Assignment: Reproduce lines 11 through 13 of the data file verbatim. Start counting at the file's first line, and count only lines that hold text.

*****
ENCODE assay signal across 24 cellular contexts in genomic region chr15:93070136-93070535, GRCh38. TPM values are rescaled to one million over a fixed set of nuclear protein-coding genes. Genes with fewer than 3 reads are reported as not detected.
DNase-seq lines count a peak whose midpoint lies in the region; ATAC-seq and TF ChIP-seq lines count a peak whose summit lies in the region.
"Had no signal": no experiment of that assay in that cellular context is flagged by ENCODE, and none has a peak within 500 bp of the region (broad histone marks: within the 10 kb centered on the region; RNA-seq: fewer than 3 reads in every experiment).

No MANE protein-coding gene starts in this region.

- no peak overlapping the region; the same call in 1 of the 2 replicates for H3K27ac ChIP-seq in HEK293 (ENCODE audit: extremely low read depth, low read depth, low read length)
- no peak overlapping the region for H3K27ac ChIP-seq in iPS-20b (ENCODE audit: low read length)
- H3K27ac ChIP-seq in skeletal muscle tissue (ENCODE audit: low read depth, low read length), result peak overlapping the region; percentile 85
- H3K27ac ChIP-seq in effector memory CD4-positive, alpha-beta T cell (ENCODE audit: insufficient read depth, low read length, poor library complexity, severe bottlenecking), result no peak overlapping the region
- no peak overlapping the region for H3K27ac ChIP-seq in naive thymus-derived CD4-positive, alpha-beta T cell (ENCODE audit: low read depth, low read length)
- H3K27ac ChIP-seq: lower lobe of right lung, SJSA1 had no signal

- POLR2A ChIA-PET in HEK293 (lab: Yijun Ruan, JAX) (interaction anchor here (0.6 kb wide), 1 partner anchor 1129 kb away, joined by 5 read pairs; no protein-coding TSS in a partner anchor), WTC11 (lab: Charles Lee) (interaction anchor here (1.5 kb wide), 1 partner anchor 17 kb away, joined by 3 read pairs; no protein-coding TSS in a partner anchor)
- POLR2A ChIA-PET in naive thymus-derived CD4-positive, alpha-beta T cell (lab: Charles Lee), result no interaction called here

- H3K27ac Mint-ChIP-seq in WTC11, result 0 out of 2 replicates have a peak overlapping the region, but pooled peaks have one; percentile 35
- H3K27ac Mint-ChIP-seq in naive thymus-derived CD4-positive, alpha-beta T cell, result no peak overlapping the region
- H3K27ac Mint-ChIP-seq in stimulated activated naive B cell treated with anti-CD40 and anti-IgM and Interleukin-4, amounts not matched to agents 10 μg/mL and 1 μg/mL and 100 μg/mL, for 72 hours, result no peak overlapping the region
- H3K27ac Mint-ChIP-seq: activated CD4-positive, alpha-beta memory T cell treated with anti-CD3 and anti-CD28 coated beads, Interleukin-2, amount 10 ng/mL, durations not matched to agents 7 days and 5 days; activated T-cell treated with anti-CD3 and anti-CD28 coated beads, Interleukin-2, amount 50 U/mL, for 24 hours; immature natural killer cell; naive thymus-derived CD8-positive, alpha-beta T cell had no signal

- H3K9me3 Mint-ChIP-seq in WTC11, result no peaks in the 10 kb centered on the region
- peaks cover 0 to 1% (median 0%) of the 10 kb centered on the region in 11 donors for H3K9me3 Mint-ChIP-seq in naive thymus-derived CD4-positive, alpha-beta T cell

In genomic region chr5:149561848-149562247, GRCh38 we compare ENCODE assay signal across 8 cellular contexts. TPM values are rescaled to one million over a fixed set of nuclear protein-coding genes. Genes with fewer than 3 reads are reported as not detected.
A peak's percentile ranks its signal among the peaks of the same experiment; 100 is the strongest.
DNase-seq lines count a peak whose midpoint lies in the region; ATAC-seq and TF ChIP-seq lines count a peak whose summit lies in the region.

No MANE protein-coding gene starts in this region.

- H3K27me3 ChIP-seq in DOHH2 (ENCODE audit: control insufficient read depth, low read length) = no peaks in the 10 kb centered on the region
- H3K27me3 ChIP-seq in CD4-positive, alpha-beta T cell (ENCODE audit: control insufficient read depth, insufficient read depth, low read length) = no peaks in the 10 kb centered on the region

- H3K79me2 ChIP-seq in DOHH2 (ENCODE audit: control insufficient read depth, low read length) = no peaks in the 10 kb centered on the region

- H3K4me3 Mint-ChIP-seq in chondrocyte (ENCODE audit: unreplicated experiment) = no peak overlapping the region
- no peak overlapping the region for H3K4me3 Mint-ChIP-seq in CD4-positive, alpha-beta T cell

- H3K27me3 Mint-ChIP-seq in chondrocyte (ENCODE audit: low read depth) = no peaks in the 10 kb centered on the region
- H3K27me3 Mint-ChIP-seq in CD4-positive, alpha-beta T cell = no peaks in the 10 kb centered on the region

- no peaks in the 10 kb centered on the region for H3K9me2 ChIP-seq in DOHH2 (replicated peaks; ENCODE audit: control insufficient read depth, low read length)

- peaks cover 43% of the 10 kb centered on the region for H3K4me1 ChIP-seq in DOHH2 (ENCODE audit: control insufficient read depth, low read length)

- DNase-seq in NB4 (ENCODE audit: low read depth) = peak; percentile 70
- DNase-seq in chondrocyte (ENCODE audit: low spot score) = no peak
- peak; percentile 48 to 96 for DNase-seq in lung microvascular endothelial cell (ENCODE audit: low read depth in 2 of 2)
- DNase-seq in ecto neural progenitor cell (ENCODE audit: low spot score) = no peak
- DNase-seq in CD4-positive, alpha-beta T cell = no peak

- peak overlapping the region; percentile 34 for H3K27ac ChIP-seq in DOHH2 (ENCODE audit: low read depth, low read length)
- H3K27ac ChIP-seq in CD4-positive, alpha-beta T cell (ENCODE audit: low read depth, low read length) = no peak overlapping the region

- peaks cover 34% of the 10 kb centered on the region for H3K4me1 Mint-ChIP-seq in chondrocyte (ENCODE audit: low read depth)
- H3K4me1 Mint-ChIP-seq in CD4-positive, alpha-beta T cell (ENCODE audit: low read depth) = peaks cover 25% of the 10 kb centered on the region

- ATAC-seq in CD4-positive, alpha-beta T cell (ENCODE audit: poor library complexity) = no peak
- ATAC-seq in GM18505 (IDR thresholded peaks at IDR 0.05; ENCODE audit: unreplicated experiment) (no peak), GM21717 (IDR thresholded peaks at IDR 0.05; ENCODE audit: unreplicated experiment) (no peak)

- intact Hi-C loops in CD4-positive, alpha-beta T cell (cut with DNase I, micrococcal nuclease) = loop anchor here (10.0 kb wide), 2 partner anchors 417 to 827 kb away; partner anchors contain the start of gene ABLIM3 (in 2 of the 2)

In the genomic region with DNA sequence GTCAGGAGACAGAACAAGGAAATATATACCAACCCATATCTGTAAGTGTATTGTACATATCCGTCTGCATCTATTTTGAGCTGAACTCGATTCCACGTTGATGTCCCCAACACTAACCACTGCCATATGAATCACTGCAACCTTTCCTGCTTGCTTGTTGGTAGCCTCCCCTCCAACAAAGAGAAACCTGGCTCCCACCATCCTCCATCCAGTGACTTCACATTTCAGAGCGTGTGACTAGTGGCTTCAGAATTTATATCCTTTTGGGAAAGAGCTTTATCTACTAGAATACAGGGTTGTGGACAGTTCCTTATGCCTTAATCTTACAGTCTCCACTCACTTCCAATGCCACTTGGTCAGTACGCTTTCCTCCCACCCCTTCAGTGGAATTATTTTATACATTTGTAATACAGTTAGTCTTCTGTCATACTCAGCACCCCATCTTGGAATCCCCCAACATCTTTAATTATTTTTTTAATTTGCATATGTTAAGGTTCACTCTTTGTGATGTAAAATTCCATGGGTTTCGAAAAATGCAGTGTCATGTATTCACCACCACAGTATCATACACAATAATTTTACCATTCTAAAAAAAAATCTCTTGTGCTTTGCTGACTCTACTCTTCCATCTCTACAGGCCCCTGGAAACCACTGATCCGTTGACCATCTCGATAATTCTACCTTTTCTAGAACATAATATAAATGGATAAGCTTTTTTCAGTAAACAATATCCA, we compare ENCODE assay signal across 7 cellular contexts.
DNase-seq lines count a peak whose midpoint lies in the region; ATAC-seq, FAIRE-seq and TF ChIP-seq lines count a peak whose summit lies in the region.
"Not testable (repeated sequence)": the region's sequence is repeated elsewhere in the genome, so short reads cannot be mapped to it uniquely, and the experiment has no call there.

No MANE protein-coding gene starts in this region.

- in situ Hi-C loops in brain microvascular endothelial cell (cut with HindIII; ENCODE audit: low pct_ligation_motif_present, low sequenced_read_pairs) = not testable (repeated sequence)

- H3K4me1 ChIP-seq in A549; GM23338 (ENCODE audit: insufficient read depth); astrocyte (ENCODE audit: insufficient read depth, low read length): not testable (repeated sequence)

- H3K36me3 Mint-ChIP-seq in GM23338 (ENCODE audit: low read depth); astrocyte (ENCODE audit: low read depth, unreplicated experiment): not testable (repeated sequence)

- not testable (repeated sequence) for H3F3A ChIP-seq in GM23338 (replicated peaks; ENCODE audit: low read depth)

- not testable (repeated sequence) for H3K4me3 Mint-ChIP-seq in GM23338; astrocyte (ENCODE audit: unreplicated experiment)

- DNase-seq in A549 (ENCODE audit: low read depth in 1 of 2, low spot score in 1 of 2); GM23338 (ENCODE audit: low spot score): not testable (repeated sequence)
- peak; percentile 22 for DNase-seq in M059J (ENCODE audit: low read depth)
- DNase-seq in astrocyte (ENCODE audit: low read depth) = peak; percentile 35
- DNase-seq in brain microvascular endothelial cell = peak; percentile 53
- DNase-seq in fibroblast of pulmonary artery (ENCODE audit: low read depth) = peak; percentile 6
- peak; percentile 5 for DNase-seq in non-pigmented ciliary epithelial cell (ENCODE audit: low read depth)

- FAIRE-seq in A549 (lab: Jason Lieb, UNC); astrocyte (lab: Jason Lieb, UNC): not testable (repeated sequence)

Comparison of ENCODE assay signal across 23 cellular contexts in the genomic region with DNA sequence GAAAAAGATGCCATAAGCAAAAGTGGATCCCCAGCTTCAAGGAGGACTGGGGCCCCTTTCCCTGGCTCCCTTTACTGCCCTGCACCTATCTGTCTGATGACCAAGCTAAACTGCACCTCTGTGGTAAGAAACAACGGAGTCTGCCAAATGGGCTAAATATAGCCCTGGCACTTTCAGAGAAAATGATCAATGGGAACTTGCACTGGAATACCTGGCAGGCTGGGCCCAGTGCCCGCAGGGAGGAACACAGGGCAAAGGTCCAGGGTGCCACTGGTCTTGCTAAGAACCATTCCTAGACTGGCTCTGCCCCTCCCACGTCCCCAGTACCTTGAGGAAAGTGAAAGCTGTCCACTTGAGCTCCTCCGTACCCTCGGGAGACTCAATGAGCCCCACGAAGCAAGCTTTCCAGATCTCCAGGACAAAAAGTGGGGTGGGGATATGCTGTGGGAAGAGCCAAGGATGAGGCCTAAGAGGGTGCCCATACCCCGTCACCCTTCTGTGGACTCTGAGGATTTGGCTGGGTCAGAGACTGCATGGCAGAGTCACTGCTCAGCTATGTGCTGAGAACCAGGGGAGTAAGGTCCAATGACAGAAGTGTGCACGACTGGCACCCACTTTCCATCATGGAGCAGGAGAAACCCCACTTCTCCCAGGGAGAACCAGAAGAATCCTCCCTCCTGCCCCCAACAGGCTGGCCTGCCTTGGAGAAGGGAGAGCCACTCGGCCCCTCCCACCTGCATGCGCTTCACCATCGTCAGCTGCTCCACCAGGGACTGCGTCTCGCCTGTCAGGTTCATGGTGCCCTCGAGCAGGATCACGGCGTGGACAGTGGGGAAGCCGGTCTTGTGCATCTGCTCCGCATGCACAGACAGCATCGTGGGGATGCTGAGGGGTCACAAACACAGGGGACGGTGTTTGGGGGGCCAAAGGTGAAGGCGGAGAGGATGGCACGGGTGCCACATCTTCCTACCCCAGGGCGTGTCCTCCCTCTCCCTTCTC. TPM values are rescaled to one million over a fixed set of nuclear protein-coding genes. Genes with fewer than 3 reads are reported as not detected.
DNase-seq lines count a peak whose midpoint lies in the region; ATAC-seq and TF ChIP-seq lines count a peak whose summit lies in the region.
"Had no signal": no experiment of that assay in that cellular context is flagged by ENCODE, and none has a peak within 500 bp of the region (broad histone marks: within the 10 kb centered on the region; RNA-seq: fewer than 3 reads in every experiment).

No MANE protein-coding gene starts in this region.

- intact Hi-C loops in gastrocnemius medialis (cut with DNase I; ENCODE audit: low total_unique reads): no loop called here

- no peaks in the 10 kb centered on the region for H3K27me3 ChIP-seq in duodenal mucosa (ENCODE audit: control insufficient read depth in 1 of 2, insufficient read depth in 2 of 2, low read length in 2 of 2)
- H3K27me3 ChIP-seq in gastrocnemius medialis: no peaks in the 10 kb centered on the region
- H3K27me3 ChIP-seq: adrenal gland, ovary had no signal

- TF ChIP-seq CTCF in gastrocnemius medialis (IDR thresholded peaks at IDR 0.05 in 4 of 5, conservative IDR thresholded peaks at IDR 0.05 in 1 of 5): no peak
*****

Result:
- POLR2A ChIA-PET in HEK293 (lab: Yijun Ruan, JAX) (interaction anchor here (0.6 kb wide), 1 partner anchor 1129 kb away, joined by 5 read pairs; no protein-coding TSS in a partner anchor), WTC11 (lab: Charles Lee) (interaction anchor here (1.5 kb wide), 1 partner anchor 17 kb away, joined by 3 read pairs; no protein-coding TSS in a partner anchor)
- POLR2A ChIA-PET in naive thymus-derived CD4-positive, alpha-beta T cell (lab: Charles Lee), result no interaction called here

- H3K27ac Mint-ChIP-seq in WTC11, result 0 out of 2 replicates have a peak overlapping the region, but pooled peaks have one; percentile 35